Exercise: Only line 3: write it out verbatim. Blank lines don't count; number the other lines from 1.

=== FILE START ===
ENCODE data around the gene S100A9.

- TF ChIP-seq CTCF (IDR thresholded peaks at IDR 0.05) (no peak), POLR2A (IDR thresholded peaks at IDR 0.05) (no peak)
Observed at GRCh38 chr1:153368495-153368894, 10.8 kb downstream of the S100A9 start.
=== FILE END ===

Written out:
Observed at GRCh38 chr1:153368495-153368894, 10.8 kb downstream of the S100A9 start.